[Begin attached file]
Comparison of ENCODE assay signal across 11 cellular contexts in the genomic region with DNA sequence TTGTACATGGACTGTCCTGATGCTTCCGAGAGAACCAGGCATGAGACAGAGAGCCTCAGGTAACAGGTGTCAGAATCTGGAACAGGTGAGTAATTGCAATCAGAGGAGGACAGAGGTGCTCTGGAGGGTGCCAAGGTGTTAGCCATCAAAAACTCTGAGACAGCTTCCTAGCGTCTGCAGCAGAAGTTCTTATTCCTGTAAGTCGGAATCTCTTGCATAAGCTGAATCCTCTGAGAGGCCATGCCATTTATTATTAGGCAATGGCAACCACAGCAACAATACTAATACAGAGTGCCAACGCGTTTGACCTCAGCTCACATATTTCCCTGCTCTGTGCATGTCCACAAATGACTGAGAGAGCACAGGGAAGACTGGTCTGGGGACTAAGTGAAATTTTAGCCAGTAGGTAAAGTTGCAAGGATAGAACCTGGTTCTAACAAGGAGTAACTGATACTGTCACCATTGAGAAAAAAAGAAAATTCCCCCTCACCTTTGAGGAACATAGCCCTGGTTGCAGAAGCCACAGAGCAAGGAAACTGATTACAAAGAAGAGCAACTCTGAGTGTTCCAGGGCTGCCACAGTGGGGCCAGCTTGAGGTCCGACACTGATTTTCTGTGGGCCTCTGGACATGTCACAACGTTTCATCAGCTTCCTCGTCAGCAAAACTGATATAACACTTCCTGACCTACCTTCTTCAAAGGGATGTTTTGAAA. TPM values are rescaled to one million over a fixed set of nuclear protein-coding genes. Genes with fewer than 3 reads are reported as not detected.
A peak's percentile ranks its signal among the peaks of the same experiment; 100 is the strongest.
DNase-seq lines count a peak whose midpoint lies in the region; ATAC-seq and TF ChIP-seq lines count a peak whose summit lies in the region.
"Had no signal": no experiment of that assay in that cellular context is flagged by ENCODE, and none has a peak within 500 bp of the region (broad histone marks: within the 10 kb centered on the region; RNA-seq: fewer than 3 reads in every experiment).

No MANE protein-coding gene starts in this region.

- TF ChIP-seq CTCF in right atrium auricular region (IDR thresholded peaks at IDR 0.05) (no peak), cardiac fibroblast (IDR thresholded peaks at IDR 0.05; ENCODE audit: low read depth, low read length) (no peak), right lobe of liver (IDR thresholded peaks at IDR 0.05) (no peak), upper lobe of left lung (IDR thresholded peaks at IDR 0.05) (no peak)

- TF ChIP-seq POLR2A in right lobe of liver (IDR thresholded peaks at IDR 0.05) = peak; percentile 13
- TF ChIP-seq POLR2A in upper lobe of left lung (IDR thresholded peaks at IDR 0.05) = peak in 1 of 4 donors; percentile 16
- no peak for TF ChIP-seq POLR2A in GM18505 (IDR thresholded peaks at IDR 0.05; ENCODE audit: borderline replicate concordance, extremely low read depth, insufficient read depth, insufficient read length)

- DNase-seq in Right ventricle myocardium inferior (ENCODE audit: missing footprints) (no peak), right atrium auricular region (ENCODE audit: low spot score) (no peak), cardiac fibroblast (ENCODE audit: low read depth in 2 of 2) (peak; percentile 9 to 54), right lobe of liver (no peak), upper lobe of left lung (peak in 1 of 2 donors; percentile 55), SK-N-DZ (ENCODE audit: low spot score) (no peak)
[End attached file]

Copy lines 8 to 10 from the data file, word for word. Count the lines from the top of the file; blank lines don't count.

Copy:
- TF ChIP-seq POLR2A in upper lobe of left lung (IDR thresholded peaks at IDR 0.05) = peak in 1 of 4 donors; percentile 16
- no peak for TF ChIP-seq POLR2A in GM18505 (IDR thresholded peaks at IDR 0.05; ENCODE audit: borderline replicate concordance, extremely low read depth, insufficient read depth, insufficient read length)

- DNase-seq in Right ventricle myocardium inferior (ENCODE audit: missing footprints) (no peak), right atrium auricular region (ENCODE audit: low spot score) (no peak), cardiac fibroblast (ENCODE audit: low read depth in 2 of 2) (peak; percentile 9 to 54), right lobe of liver (no peak), upper lobe of left lung (peak in 1 of 2 donors; percentile 55), SK-N-DZ (ENCODE audit: low spot score) (no peak)